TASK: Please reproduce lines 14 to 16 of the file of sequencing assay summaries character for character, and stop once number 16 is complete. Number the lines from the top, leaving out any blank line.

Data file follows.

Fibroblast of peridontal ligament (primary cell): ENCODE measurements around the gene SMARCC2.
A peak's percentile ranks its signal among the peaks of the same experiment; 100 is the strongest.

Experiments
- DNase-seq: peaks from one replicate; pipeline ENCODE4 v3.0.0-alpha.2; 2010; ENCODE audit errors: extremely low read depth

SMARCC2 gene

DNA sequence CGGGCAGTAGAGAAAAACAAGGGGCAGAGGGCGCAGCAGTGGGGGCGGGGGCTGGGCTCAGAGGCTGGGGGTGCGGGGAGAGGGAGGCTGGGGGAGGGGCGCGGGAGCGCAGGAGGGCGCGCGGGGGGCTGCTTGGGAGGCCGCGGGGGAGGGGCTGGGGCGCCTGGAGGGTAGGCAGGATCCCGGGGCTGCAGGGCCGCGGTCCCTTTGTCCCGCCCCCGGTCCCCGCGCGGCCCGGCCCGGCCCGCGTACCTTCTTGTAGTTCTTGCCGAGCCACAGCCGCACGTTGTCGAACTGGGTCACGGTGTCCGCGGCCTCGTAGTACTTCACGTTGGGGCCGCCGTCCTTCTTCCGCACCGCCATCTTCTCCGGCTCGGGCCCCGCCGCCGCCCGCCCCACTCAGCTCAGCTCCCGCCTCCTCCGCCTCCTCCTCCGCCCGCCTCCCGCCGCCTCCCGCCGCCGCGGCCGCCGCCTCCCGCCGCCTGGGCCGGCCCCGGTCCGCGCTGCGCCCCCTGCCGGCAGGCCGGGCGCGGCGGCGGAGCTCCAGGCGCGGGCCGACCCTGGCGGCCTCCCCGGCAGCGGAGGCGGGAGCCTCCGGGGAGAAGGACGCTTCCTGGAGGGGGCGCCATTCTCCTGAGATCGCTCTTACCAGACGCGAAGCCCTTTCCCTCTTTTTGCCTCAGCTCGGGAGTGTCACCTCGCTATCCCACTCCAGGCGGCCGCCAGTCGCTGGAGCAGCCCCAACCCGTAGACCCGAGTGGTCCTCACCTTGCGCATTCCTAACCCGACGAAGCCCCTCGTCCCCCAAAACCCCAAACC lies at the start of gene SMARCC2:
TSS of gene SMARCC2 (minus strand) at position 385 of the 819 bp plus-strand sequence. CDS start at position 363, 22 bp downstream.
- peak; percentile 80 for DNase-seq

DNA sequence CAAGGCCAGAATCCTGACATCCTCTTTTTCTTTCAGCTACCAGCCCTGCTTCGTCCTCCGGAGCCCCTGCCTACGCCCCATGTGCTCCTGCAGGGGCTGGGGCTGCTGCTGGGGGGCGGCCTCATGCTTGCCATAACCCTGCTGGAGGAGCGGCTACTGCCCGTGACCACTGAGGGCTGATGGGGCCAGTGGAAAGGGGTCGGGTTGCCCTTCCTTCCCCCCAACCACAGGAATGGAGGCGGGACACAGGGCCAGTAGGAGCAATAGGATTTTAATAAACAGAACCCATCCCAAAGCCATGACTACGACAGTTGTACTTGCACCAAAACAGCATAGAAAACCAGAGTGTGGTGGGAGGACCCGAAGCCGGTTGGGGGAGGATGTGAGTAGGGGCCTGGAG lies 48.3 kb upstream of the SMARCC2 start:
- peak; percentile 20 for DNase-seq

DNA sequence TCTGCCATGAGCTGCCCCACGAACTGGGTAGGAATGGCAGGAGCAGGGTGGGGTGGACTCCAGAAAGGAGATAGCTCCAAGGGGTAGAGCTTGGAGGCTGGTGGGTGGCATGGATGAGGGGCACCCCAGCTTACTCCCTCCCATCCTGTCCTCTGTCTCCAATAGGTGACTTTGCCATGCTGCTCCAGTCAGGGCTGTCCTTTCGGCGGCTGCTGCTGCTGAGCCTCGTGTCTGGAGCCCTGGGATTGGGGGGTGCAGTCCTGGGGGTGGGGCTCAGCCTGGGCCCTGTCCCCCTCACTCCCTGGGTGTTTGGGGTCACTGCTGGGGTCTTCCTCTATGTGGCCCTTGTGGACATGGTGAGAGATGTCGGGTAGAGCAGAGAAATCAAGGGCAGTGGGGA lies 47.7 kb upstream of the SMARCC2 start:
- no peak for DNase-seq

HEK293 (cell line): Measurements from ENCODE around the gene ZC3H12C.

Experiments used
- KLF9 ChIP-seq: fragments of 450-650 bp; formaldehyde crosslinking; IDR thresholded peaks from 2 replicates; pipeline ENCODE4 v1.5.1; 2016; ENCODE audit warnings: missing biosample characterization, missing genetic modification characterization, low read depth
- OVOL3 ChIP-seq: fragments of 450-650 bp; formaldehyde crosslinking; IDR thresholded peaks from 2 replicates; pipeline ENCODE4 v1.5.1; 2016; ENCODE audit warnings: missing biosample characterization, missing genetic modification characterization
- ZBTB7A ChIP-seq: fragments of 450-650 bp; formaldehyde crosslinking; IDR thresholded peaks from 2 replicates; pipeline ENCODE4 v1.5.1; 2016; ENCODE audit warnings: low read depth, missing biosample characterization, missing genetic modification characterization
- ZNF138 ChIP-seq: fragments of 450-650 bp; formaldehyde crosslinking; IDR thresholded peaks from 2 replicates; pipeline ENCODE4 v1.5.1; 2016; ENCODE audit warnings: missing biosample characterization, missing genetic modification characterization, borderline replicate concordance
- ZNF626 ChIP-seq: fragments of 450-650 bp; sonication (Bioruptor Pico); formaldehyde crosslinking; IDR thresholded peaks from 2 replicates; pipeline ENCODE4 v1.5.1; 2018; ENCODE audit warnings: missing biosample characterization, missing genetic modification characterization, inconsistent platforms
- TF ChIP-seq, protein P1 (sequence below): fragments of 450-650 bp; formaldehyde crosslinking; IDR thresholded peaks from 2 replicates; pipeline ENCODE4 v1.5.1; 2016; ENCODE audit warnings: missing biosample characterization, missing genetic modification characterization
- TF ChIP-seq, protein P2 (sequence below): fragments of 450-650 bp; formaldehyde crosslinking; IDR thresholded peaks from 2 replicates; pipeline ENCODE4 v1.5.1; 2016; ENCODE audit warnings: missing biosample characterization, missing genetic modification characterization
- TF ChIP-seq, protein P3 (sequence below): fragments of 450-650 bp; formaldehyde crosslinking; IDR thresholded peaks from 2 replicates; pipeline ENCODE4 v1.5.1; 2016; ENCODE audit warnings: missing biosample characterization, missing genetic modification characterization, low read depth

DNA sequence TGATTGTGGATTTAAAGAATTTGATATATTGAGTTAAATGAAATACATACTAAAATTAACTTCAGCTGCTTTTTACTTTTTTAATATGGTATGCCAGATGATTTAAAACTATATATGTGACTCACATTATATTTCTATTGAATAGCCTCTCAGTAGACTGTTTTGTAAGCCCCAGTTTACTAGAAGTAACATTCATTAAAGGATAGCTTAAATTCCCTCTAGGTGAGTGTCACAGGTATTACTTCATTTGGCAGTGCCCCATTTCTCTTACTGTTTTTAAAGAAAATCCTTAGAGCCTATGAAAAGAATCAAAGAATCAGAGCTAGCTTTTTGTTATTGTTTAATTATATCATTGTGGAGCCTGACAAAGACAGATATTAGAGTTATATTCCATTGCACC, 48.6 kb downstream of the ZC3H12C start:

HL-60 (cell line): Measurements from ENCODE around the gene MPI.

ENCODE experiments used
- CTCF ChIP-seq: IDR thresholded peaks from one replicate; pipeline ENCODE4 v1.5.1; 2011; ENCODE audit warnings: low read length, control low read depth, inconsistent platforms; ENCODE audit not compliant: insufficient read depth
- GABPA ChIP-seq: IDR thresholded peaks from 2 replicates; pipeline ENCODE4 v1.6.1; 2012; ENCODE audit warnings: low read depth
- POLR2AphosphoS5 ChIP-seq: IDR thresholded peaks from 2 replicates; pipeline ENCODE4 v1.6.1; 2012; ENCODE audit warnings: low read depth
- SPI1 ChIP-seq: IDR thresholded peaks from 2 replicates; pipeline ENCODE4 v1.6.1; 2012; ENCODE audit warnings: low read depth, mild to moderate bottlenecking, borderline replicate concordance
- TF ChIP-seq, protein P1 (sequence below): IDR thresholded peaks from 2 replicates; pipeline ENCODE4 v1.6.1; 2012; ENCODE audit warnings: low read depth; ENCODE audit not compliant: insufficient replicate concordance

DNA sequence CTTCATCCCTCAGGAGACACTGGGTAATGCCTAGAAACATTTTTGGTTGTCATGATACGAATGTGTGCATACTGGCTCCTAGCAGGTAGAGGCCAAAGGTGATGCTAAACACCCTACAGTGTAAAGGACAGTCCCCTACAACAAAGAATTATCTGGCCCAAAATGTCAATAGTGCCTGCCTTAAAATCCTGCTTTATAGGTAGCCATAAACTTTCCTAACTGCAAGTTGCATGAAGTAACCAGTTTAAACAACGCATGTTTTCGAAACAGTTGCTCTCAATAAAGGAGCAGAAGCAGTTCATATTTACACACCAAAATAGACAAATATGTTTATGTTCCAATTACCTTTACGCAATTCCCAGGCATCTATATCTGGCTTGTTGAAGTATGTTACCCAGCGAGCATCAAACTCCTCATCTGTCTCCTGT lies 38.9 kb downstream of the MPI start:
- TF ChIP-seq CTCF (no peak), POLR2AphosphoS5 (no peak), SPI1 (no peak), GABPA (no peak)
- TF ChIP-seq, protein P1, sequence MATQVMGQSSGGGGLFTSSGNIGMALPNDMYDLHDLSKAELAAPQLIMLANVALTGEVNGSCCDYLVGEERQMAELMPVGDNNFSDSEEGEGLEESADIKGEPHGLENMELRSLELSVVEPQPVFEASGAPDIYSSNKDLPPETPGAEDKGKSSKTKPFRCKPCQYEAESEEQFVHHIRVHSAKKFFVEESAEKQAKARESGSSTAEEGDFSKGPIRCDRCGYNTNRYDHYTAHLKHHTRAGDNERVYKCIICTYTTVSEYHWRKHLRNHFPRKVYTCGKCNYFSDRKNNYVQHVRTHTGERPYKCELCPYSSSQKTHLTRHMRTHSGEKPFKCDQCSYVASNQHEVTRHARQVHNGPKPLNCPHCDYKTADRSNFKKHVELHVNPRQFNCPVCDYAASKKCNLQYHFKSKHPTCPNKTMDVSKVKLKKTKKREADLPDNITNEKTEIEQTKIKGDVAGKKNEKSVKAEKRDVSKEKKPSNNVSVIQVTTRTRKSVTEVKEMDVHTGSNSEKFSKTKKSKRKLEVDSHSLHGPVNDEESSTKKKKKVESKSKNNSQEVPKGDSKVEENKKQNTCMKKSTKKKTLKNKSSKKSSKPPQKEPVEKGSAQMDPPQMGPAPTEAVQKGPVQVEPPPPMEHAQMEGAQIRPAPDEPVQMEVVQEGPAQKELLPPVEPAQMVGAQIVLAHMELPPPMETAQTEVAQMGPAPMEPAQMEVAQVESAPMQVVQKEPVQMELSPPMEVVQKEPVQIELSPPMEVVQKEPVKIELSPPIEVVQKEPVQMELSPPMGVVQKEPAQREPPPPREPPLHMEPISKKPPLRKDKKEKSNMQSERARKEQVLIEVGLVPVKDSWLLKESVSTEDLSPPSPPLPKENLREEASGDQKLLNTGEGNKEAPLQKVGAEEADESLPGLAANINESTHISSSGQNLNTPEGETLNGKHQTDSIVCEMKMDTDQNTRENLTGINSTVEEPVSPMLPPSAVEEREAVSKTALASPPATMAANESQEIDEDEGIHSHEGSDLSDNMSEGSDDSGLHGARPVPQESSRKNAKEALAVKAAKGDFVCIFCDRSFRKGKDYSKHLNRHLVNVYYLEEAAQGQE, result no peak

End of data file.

Experiments used
- KLF9 ChIP-seq: fragments of 450-650 bp; formaldehyde crosslinking; IDR thresholded peaks from 2 replicates; pipeline ENCODE4 v1.5.1; 2016; ENCODE audit warnings: missing biosample characterization, missing genetic modification characterization, low read depth
- OVOL3 ChIP-seq: fragments of 450-650 bp; formaldehyde crosslinking; IDR thresholded peaks from 2 replicates; pipeline ENCODE4 v1.5.1; 2016; ENCODE audit warnings: missing biosample characterization, missing genetic modification characterization